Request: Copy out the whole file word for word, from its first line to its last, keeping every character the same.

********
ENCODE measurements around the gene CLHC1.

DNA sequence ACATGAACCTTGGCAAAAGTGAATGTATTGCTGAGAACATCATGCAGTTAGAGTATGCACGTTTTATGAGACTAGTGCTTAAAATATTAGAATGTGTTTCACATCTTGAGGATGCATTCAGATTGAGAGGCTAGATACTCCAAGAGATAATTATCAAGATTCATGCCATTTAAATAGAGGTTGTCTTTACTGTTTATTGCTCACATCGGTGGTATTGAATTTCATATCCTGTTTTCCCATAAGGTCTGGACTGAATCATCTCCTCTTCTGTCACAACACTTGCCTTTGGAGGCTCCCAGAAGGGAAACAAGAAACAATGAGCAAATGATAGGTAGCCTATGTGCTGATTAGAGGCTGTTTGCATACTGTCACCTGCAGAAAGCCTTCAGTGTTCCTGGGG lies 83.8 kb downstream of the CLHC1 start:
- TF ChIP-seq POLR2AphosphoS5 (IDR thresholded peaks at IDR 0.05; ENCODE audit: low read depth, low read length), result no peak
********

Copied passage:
ENCODE measurements around the gene CLHC1.

DNA sequence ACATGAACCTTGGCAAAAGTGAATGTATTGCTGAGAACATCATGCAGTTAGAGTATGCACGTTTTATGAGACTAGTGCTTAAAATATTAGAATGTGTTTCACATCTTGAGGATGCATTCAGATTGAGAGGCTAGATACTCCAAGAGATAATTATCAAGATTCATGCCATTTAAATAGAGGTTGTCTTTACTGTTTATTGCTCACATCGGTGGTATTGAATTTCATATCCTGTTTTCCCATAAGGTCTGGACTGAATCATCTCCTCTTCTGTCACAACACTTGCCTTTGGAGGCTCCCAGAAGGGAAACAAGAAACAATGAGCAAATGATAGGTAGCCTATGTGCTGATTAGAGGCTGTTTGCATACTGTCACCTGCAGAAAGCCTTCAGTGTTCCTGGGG lies 83.8 kb downstream of the CLHC1 start:
- TF ChIP-seq POLR2AphosphoS5 (IDR thresholded peaks at IDR 0.05; ENCODE audit: low read depth, low read length), result no peak